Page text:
Designing for Access
Making Active Learning Accessible
Research over the past decade leaves no doubt that active learning improves student success. By incorporating techniques like discussions, group work, in-class writing assignments, two-stage exams, projects, and clicker questions into their classes, instructors can improve student learning. The activities involved in active learning can pose challenges for students with disabilities, though. By making some adaptations, instructors can make their student-centered classes accessible to everyone.
Forethought is crucial to any adaptation, according to Andrew Shoemaker, director of the Academic Achievement and Access Center (AAAC). It's much easier to design accessible work in advance than it is to try to adapt assignments or technology at the last minute. The AAAC provides advice for making many types of digital content accessible. This webpage is intended to supplement that by identifying common active learning techniques and offering suggestions on how to make those techniques accessible.
Pay attention to the design of the classroom and make sure the arrangement can accommodate students with disabilities.
- Spacing: Provide additional room at tables for students who use wheelchairs or crutches or have other mobility issues.
- Positioning: In rooms without tables, make sure students with mobility issues can position themselves so that they can easily join conversations.
- Speaking: Reading aloud can be difficult for some students with disabilities, so it is better to have someone else take that on.
- Noise: Position groups within the class as far apart from each other as possible, or allow a group to relocate to an adjacent room or work space to minimize background noise, which limits the ability of students with hearing loss to participate fully.
- Student anxiety: An increasing number of students are telling instructors that group work triggers their anxiety and that they need to work alone. That anxiety is often real. The number of students who have documented anxiety issues with the AAAC has more than tripled over the past six years. Even so, group work is often an essential part of learning in a course. It helps students think through problems more deeply and helps prepare them for the dynamic atmosphere they will face in many careers. Don’t simply dismiss students’ concerns about anxiety, though, or automatically give them permission to work alone. Instead, consult with the AAAC to find potential alternatives. In many cases, the student may need counseling to help with anxiety, and the AAAC can make referrals.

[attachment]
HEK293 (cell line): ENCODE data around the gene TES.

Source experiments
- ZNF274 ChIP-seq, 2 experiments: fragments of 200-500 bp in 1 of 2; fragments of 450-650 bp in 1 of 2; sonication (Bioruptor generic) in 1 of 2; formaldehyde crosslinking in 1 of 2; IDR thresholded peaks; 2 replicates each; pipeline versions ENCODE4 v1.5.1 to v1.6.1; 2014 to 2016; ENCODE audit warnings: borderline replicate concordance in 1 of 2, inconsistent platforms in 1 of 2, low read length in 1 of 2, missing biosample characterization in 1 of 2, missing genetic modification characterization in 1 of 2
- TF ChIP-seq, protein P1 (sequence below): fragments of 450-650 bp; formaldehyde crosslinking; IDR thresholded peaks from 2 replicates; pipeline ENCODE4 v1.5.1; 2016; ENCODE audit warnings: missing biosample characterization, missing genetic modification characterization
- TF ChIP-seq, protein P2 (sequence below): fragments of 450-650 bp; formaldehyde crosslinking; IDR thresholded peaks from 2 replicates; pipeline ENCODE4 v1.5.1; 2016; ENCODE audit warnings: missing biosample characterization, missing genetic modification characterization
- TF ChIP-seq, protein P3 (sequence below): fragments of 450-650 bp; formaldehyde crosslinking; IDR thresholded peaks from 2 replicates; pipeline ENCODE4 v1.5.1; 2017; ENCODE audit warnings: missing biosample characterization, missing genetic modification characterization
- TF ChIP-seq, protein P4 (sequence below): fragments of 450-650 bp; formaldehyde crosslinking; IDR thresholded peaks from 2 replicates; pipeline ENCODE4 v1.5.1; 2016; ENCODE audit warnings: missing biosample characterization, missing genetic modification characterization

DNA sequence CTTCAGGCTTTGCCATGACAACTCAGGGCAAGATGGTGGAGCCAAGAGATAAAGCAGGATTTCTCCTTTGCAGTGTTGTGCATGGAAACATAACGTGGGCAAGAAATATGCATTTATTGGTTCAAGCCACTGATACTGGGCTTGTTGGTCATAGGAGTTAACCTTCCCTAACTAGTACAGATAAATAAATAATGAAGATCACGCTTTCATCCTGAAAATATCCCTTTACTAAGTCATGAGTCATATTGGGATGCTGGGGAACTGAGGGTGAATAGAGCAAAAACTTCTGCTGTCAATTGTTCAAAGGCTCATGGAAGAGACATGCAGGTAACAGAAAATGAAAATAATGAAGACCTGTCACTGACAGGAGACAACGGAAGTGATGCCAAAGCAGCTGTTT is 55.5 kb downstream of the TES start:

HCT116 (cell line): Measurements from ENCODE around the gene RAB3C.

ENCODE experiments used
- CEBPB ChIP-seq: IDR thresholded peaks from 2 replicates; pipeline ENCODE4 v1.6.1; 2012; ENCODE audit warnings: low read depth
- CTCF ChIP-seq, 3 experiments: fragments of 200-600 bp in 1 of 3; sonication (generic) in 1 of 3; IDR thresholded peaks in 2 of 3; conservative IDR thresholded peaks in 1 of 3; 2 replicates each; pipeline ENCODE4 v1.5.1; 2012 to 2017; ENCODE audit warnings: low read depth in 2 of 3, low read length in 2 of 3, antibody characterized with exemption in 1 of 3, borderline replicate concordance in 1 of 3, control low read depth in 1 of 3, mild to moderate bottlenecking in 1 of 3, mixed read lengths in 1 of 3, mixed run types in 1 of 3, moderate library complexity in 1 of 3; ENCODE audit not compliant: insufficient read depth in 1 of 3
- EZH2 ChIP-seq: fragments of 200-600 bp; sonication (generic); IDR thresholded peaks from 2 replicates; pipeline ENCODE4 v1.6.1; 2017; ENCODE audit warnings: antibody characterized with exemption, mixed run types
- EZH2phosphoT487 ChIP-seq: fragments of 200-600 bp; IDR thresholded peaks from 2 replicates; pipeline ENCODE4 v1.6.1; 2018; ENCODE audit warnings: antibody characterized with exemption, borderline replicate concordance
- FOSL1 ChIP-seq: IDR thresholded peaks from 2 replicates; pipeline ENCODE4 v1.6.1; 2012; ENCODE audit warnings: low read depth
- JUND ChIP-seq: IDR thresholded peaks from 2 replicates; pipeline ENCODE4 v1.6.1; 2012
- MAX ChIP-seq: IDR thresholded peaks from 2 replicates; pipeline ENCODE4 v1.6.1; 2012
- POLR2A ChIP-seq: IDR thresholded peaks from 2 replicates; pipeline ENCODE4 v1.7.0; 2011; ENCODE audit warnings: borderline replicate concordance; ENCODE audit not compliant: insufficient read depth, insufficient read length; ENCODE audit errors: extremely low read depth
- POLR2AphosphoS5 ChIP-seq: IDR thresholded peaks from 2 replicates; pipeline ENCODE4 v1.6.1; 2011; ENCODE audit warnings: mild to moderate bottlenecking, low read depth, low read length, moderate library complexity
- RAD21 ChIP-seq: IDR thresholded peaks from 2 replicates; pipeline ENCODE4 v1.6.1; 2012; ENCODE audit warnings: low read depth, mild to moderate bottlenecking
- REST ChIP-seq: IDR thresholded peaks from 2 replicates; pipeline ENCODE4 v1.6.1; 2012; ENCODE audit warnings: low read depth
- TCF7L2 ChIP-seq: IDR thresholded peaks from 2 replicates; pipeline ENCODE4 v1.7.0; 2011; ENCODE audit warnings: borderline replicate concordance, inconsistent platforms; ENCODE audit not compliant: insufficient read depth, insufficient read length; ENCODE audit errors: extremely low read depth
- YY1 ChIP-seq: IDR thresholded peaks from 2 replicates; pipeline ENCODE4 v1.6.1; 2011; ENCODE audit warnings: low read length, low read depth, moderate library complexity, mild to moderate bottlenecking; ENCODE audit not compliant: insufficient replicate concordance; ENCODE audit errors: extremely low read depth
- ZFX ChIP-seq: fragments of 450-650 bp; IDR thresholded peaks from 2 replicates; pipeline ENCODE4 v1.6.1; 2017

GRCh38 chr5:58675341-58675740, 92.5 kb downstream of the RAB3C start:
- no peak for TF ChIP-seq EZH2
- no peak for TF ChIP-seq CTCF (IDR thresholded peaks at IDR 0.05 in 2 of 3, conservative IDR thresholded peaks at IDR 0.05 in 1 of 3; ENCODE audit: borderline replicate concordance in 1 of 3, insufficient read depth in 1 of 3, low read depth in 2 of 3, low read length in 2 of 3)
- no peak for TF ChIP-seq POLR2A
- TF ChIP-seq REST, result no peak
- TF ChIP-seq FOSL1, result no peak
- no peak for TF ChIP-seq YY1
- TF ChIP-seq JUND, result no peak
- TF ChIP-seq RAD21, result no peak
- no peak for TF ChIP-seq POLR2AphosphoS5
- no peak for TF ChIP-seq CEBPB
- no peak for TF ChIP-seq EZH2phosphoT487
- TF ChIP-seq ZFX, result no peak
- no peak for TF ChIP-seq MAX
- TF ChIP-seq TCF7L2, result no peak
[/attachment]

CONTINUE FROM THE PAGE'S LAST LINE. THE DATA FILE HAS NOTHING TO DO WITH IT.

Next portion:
Students who have problems with vision, dexterity, or mobility may have aides who accompany them to class to take notes and to help with activities like whiteboard work or using manipulatives. If they don't, the student may contact the AAAC to discuss the need for an aide.
Clicker technology isn't always accessible, so it is important to have another option for students with a visual impairment or dexterity issues. Having a partner read a question aloud and helping the student respond is one option. Technology is available that will send questions to students' smartphones so that they can hear questions and respond. (Contact the AAAC for more about this.) This may require additional time, so work with the student and adjust response times.
With a two-stage exam, students start by taking an exam on their own. After everyone has finished, they take the exam again in groups or with partners. Students who have a disability may need additional time, so direct the student to work with the AAAC to arrange accommodations. This often involves having students complete the individual exam in a separate room and then rejoining the class for the group exam.
Students who are visually impaired will need electronic versions of handouts, and students with authorized accommodations may need more time to work through documents. Rather than hand out documents in class, it is better to make them available on Blackboard before class.